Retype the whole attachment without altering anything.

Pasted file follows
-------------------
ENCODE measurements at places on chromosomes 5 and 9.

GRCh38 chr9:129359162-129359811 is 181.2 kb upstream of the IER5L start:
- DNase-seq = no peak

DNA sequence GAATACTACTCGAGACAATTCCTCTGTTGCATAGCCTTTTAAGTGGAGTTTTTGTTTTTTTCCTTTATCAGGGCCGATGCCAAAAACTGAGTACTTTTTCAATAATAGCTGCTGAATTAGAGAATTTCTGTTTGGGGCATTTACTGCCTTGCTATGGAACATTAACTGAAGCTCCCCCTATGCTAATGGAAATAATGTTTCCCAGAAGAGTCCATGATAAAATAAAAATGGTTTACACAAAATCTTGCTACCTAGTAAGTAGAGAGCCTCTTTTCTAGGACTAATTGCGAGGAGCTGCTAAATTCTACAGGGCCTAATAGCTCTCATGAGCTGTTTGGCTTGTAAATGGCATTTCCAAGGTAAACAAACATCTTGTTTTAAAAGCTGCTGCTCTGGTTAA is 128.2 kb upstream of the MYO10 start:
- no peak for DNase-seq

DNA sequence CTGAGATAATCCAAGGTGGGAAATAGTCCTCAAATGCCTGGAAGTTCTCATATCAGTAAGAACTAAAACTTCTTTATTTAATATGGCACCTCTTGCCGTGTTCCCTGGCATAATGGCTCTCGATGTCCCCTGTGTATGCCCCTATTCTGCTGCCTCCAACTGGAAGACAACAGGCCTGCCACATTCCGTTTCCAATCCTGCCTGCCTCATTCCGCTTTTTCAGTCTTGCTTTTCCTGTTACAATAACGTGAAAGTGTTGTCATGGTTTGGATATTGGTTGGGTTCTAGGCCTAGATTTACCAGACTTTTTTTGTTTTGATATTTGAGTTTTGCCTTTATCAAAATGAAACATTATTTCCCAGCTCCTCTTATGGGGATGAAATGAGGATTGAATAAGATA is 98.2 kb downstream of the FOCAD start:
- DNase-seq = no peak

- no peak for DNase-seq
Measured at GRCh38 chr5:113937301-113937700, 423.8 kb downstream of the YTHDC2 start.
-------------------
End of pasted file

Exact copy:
ENCODE measurements at places on chromosomes 5 and 9.

GRCh38 chr9:129359162-129359811 is 181.2 kb upstream of the IER5L start:
- DNase-seq = no peak

DNA sequence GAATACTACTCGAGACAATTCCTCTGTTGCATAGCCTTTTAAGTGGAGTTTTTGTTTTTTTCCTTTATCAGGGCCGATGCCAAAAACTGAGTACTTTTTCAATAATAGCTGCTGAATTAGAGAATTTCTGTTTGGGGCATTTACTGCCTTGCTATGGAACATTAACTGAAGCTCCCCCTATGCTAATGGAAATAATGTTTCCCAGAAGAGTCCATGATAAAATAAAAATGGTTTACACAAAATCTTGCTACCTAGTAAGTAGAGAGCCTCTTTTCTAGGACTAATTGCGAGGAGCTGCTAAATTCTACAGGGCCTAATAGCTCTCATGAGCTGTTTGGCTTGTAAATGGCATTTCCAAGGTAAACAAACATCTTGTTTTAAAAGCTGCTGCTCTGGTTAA is 128.2 kb upstream of the MYO10 start:
- no peak for DNase-seq

DNA sequence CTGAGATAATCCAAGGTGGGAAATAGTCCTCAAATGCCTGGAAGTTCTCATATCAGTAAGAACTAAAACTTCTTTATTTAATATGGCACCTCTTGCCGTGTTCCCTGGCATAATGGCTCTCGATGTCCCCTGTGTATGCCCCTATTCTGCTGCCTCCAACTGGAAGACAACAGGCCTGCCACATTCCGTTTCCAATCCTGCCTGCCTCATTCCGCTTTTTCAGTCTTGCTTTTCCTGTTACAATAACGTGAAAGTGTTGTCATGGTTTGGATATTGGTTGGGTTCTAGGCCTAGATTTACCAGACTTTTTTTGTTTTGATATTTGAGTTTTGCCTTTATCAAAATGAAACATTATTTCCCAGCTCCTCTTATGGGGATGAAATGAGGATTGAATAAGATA is 98.2 kb downstream of the FOCAD start:
- DNase-seq = no peak

- no peak for DNase-seq
Measured at GRCh38 chr5:113937301-113937700, 423.8 kb downstream of the YTHDC2 start.